While I haven’t been in lockdown myself lately, my mind certainly seems to have been, as I haven’t written a publishable word for weeks.
At first I consoled myself that this was a simple case of the kind of block most writers and other would-be creative people chronically or periodically encounter, and thus would pass with the passage of time.
But when it showed alarming signs of persisting for longer than usual, I started to suspect that it might be something more serious, like permanent verbal blockdown.
Caused, or so I surmised, by my online association with and intense sympathy for all those of my virtual friends and who were suffering so severely in viral lockdown.
A great number of them were complaining about bouts of almost terminal tedium. While many others were experiencing extremes of social isolation.
And here I was, helpless to console or comfort them in their times of sighsolation and crysolation with even as much as a kind or caring word.
So thank goodness there were lots of unquenchable spirits on the net to show them – and me – that lockdown isn’t necessarily a matter of luckdown, and in fact can actually be more like likedown.
Most of the usual jokesters were on the job as usual, thus demonstrating that lockdown can actually be a larkdown; cooking enthusiasts galore were still posting pictures of dishes showing that lockdown can be a total wokdown; and myriads of music-lovers were turning the lockdown into a rockdown.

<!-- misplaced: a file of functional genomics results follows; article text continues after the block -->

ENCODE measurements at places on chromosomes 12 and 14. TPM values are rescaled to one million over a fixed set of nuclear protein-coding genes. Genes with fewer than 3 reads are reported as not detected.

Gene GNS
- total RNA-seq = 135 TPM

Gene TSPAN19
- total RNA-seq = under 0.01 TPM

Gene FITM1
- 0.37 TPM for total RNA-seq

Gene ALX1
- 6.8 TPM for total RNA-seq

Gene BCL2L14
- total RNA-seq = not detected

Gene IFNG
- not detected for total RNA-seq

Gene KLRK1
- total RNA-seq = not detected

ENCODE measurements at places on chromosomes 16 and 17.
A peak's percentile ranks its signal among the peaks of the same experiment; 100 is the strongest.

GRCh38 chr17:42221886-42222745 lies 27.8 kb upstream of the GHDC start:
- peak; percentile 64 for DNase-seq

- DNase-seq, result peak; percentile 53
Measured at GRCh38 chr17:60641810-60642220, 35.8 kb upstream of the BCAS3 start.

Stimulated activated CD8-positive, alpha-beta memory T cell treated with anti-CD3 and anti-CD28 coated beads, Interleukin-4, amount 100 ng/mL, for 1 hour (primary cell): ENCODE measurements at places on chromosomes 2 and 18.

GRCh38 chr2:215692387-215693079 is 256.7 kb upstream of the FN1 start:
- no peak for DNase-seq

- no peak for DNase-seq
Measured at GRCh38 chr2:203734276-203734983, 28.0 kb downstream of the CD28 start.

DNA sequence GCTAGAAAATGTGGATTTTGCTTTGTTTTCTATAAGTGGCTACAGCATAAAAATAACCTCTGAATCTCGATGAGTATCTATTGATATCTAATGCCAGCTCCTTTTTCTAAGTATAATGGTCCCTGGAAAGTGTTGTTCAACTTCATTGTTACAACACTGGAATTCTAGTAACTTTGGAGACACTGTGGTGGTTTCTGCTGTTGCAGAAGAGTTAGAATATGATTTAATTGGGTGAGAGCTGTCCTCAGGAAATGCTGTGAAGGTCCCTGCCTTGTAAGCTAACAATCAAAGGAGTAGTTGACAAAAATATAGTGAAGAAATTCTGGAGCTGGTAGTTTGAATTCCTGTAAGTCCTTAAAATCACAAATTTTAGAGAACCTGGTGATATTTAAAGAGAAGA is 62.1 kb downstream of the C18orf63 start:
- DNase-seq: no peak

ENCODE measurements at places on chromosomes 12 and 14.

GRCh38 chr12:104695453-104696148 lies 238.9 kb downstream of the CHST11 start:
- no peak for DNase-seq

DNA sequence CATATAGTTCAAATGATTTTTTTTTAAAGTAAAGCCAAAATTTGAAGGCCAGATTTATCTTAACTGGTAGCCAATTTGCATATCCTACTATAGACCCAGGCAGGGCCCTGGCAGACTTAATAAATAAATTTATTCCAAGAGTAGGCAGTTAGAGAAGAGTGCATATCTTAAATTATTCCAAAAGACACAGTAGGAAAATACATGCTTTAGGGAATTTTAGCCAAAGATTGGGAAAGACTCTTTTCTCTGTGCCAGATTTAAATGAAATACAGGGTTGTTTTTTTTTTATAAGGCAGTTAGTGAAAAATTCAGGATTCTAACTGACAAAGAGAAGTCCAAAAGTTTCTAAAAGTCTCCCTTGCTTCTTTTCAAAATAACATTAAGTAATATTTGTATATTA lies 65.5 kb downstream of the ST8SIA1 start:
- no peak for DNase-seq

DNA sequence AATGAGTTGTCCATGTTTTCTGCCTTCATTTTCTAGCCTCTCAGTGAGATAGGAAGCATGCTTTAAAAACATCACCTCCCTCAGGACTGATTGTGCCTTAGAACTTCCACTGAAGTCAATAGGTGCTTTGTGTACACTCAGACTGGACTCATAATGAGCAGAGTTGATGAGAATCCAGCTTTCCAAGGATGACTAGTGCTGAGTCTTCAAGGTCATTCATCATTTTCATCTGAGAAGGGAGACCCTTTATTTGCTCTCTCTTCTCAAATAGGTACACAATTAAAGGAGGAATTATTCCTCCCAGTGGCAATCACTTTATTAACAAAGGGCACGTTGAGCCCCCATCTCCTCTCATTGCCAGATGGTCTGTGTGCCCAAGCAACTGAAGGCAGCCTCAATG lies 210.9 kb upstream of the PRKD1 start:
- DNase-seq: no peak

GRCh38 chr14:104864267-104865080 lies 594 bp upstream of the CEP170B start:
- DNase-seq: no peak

While all those people posting pictures of near-nude, nubile beauties were as busy as ever showing that lockdown isn’t necessarily, if you’ll forgive me, a total cockdown.
And of course lots of advocates of vaccination, social distancing and other anti-Covid measures were out in force on the net pushing their point that any amount of isolation, social or otherwise, at least beats the hell out of diesolation.
Despite all these excellent peoples’ efforts to spiceolate us from the direst effects of lockdown, however, some of us almost gave up hope of ever seeing a lockdawn.
For me personally, I fancy, the problem was that my afore-mentioned sympathy for those perceiving lockdown as nothing but schlockdown has until now been magnified by the feeling of iceolation in which I and my fellow citizens shiver down here in Sydney during the southern-hemisphere winter.
But the recent arrival of the winter solstice, with its promise of gradually lighter and warmer days, has clearly thawed sufficient of my writing neurons to enable me to verbalise a few thoughts again.
On the downside, however, is the fact that the so-called Inner-West of Sydney, which includes the suburb of Stanmore in which my wife and I live, has today been declared a Covid red-zone, thus road-blocking us from taking a planned three-day driving trip.
We’re not too devastated by this, though, as another piece of news is that out west, where we were headed, the mouse plague is still so out-of-control that it’s even caused a jail out there to go into such extreme cell-blockdown that the prisoners have to be moved to other penal establishments.
An event that should serve to remind all of us who see lockdown as little short of home detention that, however boring or saddening or even infuriating it may be, at least it beats the living daylights out of serving time in the slammer.
And also, for that matter, beats the hell out of endless incarceration in Australia’s shamefully and even criminally cruel system of refugee/asylum-seeker detention.